Labor Party leader Ehud Barak said that unless the opposition waited a decent interval before attacking Netanyahu politically, "it could be interpreted as if we were defending Arafat, even though this is not true -- we are defending the State of Israel."
Barak went out of his way to remind the public that neither he nor other opposition politicians were using the Mahane Yehuda attack to bash the government's policies -- which Netanyahu and the right wing had done with the bus bombings when Labor was in power.
But this was no magnanimous gesture on the part of the left; it was simple political common sense. After Mahane Yehuda, the Israeli public was not in the mood to hear that its prime minister had been too tough on the Palestinians. The Israeli public was hostile to Arafat. It blamed him entirely for the 15 deaths and 170 injuries in the marketplace, and it only wanted to hear about getting tougher on him.
So there have been no peace demonstrations in Israel. There is no anger at Netanyahu, as there was at Yitzhak Rabin and Shimon Peres after the mass killings that took place on their watch. When terror seemed to be in remission, Netanyahu reaped the credit. When it resurfaced at Mahane Yehuda, he escaped the blame.
Israel's leading columnist, Nachum Barnea of Yediot Aharonot, gave this description of the political attitude among vendors at Mahane Yehuda: "When the left is in power, the left is to blame for terror.... Even when the right is in power, the left is to blame for terror. At Mahane Yehuda, the left is always to blame." Barnea quoted one vendor as saying: "Where is [Meretz leader] Yossi Sarid? I'll tear him apart." Mahane Yehuda is a stronghold of right-wing, anti-Arab sentiment, and after the bombing, the Israeli public as a whole was identifying more and more with this mentality.
The hawkish mood was reflected in the television news coverage. Veteran anchorman Haim Yavin, regularly derided as a closet dove by right-wingers, hardly tried to hide his antipathy toward Arafat. After broadcasting the Palestinian leader's promise to "fight terror as I always have in the past," Yavin huffed and said, "as he always has in the past," before going on to the next item.
Before the suicide attack, some U.S. officials, despairing at not being able to get Netanyahu to stop the construction at Har Homa and West Bank settlements, said that they were afraid Israel was going to have to learn the hard way that it couldn't strong-arm its way to peace. They expected that Palestinian violence would have a sobering, moderating effect on Israeli policy.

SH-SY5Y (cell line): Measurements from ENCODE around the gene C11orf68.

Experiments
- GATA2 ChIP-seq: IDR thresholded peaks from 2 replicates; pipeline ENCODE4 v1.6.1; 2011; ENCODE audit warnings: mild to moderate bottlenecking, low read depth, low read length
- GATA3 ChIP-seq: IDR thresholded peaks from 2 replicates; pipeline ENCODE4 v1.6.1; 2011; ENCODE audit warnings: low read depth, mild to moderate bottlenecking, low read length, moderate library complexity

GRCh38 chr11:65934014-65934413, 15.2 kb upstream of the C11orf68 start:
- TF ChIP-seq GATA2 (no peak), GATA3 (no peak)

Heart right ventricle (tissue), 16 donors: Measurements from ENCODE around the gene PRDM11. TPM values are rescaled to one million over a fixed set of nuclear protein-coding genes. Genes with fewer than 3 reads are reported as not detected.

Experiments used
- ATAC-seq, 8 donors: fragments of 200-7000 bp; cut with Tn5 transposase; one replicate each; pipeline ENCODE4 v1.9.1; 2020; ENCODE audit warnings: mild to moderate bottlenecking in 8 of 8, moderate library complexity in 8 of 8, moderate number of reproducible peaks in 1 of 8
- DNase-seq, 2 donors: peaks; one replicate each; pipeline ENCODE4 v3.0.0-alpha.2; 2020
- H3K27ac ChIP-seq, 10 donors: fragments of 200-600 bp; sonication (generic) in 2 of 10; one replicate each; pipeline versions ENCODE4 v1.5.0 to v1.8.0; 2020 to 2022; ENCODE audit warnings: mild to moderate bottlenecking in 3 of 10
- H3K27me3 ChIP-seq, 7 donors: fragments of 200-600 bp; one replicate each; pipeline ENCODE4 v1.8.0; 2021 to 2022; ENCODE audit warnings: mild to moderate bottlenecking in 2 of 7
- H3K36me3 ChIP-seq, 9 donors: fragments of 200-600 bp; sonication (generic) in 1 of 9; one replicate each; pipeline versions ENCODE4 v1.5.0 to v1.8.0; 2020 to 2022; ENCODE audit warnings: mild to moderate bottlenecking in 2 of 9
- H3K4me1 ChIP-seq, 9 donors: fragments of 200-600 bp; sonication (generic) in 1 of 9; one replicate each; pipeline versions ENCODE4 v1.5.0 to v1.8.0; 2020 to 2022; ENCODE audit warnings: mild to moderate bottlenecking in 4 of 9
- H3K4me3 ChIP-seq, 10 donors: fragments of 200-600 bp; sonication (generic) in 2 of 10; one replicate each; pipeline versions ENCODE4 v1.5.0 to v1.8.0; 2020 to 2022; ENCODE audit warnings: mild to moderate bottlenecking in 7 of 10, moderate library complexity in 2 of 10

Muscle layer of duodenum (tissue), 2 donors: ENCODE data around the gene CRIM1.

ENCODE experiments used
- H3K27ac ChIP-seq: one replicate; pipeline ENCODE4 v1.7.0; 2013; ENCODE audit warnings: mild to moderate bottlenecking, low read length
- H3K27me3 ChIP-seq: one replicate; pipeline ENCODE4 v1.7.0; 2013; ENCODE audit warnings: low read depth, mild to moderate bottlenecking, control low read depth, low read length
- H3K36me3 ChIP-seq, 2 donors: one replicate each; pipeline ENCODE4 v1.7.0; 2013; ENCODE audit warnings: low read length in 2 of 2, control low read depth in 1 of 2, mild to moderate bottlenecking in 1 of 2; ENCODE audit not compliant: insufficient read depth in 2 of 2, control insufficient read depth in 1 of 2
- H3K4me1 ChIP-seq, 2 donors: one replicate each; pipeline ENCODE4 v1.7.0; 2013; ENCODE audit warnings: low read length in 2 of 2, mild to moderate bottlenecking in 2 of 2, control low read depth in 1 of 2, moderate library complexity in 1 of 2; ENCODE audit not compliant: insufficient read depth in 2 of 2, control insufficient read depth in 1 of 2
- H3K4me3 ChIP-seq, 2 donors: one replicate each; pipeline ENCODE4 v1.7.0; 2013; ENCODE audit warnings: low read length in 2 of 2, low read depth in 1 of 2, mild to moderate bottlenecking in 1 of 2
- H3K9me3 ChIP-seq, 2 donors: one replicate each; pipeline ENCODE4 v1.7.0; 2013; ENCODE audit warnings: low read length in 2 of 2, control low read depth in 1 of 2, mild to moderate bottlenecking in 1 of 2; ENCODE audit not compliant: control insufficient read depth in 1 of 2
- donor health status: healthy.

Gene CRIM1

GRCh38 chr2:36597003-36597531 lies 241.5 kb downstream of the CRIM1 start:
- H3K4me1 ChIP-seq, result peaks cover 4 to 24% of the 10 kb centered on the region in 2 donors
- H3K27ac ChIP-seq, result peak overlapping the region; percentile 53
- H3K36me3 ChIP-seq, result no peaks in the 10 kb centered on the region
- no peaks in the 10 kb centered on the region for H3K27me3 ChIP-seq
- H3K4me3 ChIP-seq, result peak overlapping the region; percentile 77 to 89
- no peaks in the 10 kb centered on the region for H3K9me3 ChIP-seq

The Israeli opposition also believed that once terror returned, Israelis would see the error of Netanyahu's ways and demand that he change and become more conciliatory toward the Palestinians.
But the Mahane Yehuda bombing has had the opposite effect. It has goaded Israelis into a punitive mood, and Netanyahu's closure of the territories, his pledge to jam the Voice of Palestine radio station, his refusal to transfer Palestinian tax money to Arafat, and his stipulation that negotiations will not restart until Arafat lowers the boom on Hamas have all won wide support -- and not just from Netanyahu's supporters.
Former Tel Aviv Mayor Shlomo Lahat, head of the Council for Peace and Security, an organization of dovish ex-military and intelligence officers, wrote to Arafat: "We will support all actions by our government aimed at preventing terror -- even if this means stopping the peace process for a certain period of time." Lahat also said that if Arafat didn't put down terror, Israeli doves would no longer view him as a partner for peace.
Through all this, Meretz has remained consistent, demanding an end to settlement building and blaming such activity, in part, for the terror attack. The left-wing party sent a delegation to visit Arafat and blasted Netanyahu's post-Mahane Yehuda measures as a recipe for bringing down the Palestinian Authority and putting Hamas in its place. However, Meretz Knesset Member Amnon Rubinstein told Arafat, "A government led by Meretz also will not compromise in the slightest on the issue of terror and the war against it."
Yet while the public is in a militant mood toward the Palestinians, the Mahane Yehuda bombing has made it clear that Netanyahu's way is not a guarantee against terror. The Labor-led opposition made this point convincingly, criticizing the prime minister for boasting two days before the attack that he had turned the tide against Palestinian terror.
Barak's decision not to blame government policies for the attack appears to be politically wise. "It must be admitted that it has certainly been received with admiration by wide sectors of the public. A "responsible" opposition and "unity among the people" have always been close to the nationalistic heart," wrote Ha'aretz columnist Gideon Levy.
Yet the opposition is in a bind, and for reasons other than the current Israeli mood. Its criticism of Netanyahu can easily be met by the countercharge that during the Rabin-Peres regime, there were a number of bombings as bad and worse than the one that struck Mahane Yehuda.
There are fewer Israelis than ever who believe that the prime minister will make good on his campaign promise to bring peace with security. But the opposition does not have the credibility to make such a promise today either. If the Israeli public is looking for an alternative that can end the bloodshed, the left is not offering one -- perhaps because it has none to offer.